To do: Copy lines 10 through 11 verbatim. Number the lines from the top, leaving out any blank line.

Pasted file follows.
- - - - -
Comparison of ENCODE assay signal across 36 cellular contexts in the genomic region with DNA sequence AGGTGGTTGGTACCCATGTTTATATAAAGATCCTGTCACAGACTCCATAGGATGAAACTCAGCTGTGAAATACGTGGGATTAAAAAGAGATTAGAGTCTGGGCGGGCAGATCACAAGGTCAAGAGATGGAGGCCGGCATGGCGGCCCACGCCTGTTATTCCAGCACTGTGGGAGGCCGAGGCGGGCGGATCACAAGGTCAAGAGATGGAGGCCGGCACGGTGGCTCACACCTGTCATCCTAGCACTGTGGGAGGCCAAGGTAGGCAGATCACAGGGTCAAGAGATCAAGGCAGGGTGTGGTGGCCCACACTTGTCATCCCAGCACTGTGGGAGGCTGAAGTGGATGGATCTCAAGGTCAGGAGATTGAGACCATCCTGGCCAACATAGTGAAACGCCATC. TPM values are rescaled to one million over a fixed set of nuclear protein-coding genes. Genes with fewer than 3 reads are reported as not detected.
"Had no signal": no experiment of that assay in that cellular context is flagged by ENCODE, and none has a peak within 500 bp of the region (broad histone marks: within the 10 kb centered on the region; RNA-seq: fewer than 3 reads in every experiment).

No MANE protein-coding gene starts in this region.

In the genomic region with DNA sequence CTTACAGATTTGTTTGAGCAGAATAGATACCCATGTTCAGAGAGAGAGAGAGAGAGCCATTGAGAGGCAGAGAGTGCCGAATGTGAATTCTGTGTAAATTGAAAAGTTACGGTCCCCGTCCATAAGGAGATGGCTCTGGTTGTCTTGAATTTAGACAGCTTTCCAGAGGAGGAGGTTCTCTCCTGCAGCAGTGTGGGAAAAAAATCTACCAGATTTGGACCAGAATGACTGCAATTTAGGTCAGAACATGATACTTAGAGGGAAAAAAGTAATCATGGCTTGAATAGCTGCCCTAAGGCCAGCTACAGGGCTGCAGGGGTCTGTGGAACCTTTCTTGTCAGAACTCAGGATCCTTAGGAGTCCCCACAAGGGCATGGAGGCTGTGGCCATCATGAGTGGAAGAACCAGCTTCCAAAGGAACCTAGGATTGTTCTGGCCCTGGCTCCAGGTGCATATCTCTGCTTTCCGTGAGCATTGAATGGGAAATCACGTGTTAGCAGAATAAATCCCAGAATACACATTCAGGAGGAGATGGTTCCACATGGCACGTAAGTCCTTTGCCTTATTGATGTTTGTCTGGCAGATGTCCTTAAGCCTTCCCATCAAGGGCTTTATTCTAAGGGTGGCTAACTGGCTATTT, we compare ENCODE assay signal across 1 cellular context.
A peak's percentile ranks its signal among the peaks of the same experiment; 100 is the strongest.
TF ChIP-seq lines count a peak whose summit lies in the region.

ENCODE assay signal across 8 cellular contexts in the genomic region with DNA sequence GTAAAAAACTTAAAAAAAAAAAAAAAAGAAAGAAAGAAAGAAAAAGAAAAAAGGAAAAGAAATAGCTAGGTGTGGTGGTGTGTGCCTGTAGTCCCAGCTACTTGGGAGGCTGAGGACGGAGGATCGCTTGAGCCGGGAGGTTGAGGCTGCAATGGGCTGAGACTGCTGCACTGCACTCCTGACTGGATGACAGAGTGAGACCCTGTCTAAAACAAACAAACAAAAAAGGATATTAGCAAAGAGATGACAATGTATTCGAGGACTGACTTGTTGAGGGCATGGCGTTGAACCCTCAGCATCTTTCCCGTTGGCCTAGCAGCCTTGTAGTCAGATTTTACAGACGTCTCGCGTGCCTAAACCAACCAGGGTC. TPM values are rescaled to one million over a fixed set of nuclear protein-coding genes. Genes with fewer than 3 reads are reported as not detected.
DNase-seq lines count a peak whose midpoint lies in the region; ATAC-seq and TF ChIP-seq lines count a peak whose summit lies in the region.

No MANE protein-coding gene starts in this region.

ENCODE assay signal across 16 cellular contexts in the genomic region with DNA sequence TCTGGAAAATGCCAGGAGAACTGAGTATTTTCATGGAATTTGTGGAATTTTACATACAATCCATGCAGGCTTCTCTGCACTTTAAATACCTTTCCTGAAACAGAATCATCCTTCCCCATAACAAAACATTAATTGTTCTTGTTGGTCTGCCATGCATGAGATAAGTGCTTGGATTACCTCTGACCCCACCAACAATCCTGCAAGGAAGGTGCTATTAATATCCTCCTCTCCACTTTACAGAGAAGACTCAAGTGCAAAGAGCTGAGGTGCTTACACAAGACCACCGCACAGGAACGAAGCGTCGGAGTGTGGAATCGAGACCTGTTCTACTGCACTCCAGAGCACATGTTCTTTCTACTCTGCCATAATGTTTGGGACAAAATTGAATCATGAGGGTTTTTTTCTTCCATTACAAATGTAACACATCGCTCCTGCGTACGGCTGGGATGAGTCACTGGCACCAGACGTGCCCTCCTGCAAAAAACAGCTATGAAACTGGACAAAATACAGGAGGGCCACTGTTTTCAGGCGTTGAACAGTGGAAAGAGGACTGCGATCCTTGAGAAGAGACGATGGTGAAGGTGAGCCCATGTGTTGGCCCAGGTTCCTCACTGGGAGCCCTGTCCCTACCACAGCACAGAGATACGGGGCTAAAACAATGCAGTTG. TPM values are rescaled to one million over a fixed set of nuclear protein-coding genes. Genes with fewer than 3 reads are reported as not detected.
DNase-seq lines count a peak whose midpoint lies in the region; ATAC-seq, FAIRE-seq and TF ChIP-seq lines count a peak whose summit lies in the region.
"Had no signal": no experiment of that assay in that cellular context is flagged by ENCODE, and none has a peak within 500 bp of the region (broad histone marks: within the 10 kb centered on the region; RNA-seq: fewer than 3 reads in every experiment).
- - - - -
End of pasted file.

ENCODE assay signal across 16 cellular contexts in the genomic region with DNA sequence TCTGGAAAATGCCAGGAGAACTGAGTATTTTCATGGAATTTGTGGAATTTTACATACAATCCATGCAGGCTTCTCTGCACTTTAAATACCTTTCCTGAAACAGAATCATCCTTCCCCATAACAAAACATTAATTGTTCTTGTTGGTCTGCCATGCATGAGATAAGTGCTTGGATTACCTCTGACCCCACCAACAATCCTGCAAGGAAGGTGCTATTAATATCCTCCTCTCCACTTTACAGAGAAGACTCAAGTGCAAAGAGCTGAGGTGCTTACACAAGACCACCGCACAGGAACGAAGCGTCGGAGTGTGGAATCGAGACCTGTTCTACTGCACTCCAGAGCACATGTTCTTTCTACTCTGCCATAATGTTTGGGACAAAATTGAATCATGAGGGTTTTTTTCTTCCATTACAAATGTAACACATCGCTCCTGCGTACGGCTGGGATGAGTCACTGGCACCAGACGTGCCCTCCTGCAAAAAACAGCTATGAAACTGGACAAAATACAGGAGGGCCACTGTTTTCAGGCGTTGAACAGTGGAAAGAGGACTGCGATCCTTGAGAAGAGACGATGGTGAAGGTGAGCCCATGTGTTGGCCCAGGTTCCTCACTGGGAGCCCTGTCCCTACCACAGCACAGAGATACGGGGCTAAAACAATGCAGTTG. TPM values are rescaled to one million over a fixed set of nuclear protein-coding genes. Genes with fewer than 3 reads are reported as not detected.
DNase-seq lines count a peak whose midpoint lies in the region; ATAC-seq, FAIRE-seq and TF ChIP-seq lines count a peak whose summit lies in the region.